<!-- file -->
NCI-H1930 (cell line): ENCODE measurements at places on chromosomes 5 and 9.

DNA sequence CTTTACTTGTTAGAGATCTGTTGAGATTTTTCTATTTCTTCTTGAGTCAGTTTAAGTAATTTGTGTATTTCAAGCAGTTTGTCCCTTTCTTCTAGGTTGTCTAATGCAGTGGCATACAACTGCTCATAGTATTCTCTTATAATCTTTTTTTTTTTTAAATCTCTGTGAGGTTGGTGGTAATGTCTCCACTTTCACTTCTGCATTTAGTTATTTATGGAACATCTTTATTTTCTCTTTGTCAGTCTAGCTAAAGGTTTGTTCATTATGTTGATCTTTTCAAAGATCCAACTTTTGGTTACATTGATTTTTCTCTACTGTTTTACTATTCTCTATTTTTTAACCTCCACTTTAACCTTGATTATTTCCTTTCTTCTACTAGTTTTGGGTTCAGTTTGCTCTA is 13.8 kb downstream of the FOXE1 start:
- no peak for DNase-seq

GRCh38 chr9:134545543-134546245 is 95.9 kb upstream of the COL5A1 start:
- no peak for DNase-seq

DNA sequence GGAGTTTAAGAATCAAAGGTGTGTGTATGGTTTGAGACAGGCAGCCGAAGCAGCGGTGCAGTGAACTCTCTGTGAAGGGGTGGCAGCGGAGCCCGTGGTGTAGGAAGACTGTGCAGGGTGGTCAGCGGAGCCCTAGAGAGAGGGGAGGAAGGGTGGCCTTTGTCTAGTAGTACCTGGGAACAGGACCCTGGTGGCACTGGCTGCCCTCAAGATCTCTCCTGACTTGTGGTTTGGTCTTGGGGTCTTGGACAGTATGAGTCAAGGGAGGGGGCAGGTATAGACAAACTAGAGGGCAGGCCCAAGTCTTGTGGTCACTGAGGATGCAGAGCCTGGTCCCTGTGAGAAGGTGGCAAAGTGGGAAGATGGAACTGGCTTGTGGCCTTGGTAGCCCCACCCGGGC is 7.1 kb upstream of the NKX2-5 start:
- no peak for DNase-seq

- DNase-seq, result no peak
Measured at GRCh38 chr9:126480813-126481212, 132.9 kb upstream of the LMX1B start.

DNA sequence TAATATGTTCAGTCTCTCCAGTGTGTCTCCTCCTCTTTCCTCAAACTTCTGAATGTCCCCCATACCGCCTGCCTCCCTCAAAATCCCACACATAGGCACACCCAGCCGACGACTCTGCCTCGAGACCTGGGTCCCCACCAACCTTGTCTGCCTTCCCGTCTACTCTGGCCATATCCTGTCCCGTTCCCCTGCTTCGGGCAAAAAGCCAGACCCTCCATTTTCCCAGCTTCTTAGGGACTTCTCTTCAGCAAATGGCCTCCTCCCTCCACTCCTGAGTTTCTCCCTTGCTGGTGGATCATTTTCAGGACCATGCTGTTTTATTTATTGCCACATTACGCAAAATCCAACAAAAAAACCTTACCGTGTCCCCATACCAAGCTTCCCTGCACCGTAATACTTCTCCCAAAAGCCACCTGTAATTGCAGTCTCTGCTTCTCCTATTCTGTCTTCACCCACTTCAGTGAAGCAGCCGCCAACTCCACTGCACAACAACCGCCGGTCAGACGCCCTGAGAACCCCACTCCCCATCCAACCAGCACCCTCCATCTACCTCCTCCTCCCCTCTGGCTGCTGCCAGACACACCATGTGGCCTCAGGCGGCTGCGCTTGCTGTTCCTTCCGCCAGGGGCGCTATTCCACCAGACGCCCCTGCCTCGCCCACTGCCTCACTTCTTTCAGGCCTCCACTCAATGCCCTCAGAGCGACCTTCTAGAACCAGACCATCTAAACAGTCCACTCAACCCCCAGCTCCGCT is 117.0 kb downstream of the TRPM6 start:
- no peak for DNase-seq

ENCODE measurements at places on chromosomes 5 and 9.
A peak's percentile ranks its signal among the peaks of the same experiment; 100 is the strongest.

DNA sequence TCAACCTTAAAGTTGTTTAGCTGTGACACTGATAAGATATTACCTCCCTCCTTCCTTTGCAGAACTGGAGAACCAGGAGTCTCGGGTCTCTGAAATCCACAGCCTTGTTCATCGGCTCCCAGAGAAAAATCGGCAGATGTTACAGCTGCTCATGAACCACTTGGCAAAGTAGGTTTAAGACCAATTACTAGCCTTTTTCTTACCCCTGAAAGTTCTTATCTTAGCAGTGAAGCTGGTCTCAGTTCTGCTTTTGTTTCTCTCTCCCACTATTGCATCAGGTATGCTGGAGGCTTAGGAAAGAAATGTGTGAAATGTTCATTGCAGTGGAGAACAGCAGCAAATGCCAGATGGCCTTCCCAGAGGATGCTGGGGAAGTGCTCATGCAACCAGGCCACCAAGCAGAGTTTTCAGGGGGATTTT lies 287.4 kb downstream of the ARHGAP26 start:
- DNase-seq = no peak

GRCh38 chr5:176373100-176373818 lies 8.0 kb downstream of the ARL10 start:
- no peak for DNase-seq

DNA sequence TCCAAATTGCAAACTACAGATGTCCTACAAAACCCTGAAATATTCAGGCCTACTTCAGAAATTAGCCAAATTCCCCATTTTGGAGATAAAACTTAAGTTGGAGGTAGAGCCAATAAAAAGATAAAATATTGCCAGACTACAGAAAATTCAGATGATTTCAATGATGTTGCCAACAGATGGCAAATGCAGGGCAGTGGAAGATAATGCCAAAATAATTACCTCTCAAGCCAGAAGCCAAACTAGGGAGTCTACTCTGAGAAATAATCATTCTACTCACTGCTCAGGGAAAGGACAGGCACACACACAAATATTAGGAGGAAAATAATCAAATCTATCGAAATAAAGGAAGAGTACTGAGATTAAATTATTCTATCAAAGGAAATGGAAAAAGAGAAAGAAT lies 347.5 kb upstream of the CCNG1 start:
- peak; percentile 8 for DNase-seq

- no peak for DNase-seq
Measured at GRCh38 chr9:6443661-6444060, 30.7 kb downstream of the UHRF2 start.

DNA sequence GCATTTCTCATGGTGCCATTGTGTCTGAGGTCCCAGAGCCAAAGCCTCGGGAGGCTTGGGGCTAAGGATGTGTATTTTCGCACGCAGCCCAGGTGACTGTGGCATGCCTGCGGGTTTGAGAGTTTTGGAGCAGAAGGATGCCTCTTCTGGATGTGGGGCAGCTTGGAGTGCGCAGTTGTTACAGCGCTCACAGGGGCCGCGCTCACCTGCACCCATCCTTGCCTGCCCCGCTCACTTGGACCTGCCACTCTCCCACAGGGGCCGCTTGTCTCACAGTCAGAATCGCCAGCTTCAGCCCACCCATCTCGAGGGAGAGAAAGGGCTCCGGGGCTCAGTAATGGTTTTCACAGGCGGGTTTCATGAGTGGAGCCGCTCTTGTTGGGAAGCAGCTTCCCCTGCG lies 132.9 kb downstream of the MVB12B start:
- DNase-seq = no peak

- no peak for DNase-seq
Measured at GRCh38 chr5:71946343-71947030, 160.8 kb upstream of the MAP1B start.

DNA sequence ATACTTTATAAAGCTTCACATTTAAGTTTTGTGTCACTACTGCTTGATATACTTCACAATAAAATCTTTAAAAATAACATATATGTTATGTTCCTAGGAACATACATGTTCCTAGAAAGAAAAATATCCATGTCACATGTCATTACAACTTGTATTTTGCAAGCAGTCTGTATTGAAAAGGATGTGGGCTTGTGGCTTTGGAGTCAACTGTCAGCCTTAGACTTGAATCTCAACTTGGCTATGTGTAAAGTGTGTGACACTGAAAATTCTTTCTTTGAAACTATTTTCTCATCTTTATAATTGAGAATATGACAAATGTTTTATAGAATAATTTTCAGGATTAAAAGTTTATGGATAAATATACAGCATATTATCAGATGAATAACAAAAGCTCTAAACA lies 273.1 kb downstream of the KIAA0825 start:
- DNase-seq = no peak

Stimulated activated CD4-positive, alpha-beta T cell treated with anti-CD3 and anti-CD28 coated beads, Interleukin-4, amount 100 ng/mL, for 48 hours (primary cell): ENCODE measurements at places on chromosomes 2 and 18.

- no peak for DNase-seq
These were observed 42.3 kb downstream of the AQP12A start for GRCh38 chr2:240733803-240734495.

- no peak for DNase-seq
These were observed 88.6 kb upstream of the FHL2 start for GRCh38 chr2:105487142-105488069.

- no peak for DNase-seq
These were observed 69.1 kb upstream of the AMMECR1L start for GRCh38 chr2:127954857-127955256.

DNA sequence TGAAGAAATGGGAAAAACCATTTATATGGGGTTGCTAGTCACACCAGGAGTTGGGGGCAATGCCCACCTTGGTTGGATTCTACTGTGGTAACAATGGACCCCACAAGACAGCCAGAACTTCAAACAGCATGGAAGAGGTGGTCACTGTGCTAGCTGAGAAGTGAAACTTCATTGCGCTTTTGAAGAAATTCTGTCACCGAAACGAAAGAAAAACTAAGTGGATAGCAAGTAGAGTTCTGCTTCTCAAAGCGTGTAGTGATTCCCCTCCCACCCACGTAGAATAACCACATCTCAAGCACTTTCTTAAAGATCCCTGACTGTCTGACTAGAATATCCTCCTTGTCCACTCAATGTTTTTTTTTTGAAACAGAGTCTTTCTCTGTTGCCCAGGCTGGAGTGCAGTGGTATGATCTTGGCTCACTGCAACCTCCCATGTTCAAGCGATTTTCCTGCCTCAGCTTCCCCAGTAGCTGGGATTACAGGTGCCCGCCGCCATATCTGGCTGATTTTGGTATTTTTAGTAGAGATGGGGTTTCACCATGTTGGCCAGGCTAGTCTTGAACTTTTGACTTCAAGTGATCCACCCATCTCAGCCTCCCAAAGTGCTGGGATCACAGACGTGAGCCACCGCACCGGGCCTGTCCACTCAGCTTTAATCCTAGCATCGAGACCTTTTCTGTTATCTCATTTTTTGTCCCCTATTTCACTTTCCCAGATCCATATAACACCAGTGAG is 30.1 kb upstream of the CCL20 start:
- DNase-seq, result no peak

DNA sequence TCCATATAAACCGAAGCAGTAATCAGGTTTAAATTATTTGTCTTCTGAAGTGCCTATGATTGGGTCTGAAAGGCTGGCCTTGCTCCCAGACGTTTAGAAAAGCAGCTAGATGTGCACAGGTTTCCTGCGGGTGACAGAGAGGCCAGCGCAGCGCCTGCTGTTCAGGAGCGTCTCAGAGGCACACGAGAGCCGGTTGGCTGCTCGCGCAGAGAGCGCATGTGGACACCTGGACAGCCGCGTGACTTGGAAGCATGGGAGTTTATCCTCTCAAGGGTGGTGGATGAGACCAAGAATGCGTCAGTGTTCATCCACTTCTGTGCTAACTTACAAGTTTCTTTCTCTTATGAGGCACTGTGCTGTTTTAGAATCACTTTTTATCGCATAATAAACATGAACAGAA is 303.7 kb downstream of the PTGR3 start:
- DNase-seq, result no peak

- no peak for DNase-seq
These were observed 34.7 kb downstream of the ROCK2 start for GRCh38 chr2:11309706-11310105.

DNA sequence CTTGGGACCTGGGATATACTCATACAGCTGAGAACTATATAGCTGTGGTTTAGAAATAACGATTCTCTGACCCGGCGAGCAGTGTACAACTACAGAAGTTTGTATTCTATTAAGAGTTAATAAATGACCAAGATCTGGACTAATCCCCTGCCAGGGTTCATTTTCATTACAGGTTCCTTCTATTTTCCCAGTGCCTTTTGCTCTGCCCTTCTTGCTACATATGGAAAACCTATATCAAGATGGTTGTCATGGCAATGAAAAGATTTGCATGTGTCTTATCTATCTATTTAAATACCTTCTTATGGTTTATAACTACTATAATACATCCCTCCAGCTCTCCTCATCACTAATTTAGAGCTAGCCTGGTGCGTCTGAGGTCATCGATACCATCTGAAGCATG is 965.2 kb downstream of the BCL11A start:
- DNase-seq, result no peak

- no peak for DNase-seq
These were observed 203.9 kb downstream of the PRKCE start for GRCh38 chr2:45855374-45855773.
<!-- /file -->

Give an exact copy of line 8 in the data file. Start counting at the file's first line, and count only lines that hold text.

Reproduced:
- DNase-seq, result no peak